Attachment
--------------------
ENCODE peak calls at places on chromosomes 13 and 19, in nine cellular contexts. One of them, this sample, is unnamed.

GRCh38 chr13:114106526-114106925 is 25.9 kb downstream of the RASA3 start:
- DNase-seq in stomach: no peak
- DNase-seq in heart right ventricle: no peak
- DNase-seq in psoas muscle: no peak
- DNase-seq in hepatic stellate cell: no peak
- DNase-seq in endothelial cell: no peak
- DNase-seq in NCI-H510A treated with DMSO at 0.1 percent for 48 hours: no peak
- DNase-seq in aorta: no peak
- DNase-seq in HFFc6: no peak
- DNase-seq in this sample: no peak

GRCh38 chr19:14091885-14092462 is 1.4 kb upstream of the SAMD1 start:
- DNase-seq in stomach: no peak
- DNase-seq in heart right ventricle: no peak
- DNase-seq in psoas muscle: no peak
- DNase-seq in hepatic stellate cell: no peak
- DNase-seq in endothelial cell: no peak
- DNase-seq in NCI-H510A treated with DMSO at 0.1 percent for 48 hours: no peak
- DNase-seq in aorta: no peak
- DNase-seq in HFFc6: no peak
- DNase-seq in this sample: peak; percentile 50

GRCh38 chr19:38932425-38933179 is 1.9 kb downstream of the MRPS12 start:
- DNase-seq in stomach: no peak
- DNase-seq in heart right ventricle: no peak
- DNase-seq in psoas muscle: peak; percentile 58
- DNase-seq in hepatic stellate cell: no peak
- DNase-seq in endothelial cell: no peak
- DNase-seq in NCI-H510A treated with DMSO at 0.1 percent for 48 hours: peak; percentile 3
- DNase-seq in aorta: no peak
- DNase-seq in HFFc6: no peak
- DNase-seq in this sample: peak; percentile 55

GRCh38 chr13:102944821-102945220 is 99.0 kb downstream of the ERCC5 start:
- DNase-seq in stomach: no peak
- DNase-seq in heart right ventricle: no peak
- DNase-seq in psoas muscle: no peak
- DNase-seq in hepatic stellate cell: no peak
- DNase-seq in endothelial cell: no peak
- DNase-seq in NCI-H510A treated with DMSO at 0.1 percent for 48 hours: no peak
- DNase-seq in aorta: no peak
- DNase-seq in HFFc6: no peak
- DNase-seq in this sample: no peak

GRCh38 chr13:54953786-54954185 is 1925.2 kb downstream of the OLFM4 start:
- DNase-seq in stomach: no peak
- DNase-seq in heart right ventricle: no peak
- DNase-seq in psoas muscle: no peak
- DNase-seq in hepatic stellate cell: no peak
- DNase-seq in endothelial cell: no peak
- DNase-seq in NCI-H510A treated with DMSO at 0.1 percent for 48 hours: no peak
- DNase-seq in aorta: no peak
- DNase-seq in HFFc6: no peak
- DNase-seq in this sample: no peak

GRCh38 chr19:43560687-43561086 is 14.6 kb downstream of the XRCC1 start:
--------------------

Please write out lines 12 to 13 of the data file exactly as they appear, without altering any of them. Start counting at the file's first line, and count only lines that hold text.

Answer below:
GRCh38 chr19:14091885-14092462 is 1.4 kb upstream of the SAMD1 start:
- DNase-seq in stomach: no peak